CAER LÊB, YNYS MÔN


A blackbird is singing in a distant oak.
Now that the may blossom has fallen
the hawthorn is festooned with a white,
wild clematis – traveller’s joy or
old man’s beard. Hereabouts, people have
hunted, gathered, built, farmed, worshipped,
imagined – and some, undoubtedly, thieved
and murdered – in a continuing commune
for at least six thousand years and more,
longer than Babylon, longer than Rome.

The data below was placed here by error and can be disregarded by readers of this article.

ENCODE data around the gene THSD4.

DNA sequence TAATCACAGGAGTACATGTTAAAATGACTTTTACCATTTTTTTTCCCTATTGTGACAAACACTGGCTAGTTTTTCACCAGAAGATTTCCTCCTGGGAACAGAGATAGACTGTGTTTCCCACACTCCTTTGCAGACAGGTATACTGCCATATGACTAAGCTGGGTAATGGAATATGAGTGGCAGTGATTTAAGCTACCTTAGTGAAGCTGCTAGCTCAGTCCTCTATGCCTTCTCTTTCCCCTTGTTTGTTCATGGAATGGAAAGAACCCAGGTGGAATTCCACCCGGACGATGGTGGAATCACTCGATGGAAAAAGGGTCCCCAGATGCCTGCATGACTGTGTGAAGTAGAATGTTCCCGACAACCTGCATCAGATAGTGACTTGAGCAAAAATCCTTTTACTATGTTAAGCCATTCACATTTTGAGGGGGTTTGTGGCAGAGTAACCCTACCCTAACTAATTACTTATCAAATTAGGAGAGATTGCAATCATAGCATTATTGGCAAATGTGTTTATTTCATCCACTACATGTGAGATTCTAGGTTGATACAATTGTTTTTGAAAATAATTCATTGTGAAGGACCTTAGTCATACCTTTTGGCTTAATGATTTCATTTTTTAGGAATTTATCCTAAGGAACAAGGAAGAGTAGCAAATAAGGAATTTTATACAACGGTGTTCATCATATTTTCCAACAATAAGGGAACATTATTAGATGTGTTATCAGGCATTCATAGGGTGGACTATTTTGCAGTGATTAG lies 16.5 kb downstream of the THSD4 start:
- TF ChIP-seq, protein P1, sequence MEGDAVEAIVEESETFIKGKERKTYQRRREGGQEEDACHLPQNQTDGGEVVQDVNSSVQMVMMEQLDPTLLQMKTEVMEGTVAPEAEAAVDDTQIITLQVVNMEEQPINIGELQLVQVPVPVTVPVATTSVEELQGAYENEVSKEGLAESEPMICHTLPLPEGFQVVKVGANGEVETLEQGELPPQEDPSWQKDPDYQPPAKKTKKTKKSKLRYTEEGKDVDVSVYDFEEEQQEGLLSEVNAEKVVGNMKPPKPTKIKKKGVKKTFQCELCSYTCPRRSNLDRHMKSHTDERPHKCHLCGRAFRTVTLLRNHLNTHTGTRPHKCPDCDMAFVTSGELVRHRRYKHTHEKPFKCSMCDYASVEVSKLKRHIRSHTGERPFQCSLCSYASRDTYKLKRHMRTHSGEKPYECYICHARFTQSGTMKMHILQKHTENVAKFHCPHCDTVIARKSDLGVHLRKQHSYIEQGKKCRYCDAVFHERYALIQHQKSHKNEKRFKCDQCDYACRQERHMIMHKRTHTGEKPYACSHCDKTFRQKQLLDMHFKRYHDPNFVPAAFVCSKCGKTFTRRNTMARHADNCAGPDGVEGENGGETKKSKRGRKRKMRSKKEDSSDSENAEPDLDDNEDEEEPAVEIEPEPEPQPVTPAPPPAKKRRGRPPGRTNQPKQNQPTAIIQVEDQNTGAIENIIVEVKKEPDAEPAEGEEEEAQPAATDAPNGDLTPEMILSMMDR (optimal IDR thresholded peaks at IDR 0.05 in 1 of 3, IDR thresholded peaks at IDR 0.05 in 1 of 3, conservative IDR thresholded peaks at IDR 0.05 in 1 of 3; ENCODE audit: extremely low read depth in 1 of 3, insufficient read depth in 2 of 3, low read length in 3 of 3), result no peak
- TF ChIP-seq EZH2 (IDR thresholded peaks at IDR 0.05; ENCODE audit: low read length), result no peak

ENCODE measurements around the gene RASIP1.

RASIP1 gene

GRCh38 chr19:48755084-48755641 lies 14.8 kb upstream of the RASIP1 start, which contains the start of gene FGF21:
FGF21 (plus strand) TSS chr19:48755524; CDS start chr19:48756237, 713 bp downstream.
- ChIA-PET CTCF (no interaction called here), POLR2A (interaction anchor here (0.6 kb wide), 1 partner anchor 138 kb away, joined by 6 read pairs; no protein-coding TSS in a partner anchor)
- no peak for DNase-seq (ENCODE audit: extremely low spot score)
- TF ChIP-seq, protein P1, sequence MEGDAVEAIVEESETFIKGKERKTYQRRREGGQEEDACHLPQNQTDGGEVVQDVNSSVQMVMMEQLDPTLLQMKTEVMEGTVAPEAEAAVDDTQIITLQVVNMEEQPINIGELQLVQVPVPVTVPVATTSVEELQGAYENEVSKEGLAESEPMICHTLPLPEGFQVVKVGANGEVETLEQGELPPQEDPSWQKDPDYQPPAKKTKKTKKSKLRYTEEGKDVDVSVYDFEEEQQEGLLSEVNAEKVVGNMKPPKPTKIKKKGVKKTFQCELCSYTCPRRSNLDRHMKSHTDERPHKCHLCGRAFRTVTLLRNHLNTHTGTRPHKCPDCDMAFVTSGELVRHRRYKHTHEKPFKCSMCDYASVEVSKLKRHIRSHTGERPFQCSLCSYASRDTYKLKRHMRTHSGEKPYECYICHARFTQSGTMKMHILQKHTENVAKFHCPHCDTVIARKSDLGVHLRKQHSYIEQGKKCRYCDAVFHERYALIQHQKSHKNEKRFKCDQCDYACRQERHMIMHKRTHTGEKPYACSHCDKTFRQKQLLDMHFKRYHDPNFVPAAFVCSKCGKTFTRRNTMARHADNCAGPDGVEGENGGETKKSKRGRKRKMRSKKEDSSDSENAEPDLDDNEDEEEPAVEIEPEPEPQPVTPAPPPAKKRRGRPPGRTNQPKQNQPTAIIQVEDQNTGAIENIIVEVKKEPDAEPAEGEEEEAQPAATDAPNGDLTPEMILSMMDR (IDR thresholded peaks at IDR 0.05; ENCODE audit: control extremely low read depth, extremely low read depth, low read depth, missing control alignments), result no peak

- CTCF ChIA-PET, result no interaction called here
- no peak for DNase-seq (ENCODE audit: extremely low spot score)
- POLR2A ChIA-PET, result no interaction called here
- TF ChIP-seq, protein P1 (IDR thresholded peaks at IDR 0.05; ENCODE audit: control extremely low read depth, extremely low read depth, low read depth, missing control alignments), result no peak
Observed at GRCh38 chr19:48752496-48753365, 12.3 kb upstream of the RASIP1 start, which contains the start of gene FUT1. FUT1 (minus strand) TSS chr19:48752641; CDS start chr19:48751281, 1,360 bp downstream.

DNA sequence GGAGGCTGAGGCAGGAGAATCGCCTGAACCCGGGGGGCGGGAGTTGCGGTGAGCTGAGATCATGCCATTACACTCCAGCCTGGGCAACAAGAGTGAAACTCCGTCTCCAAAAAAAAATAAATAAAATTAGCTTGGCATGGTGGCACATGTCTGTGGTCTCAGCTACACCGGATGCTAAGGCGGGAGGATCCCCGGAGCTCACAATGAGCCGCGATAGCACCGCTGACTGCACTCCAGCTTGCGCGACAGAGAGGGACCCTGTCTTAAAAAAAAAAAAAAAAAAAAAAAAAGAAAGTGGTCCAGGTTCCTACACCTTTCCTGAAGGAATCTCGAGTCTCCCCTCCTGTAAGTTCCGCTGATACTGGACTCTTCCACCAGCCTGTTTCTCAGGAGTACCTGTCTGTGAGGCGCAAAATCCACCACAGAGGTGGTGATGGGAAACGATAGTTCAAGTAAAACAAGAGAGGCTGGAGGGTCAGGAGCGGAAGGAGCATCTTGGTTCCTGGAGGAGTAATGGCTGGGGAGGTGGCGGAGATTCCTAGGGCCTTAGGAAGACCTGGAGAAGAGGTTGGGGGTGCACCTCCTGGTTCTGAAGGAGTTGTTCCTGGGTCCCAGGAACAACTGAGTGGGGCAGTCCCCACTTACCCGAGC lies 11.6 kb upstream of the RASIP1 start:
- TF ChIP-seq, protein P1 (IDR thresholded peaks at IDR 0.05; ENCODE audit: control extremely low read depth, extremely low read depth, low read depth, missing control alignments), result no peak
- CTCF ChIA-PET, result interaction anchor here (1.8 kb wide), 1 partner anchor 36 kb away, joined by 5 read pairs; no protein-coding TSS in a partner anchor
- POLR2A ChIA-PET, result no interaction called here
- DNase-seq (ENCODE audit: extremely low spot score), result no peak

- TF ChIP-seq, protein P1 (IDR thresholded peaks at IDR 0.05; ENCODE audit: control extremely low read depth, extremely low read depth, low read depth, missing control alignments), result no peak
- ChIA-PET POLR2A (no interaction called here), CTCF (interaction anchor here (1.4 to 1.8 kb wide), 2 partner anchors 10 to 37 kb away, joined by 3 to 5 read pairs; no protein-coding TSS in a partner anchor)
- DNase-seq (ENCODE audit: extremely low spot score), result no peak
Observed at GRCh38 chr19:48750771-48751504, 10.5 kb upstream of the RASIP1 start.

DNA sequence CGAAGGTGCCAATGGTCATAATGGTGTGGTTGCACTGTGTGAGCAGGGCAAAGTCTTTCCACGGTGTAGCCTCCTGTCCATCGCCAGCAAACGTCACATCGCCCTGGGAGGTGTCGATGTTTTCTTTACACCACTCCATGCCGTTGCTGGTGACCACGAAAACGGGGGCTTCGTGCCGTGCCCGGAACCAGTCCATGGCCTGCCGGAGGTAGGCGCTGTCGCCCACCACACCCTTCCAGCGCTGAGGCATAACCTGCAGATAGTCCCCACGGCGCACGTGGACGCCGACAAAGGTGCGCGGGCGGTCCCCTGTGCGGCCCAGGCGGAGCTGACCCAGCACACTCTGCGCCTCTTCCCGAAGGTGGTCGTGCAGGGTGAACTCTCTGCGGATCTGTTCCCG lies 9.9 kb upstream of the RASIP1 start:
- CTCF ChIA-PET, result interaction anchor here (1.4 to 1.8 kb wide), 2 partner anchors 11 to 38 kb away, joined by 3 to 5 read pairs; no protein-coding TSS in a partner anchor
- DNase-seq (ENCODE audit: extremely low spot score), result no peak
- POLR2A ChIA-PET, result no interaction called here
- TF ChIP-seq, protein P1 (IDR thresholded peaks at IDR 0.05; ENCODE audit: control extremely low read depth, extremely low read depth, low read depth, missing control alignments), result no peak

It is nothing compared with the stars,
which most of them will have marvelled at,
but, nevertheless, it seems worth noting.
As well as the exactitude of books,
history is written in earth works,
standing stones, a copper coin and a mound
of periwinkle shells.

 

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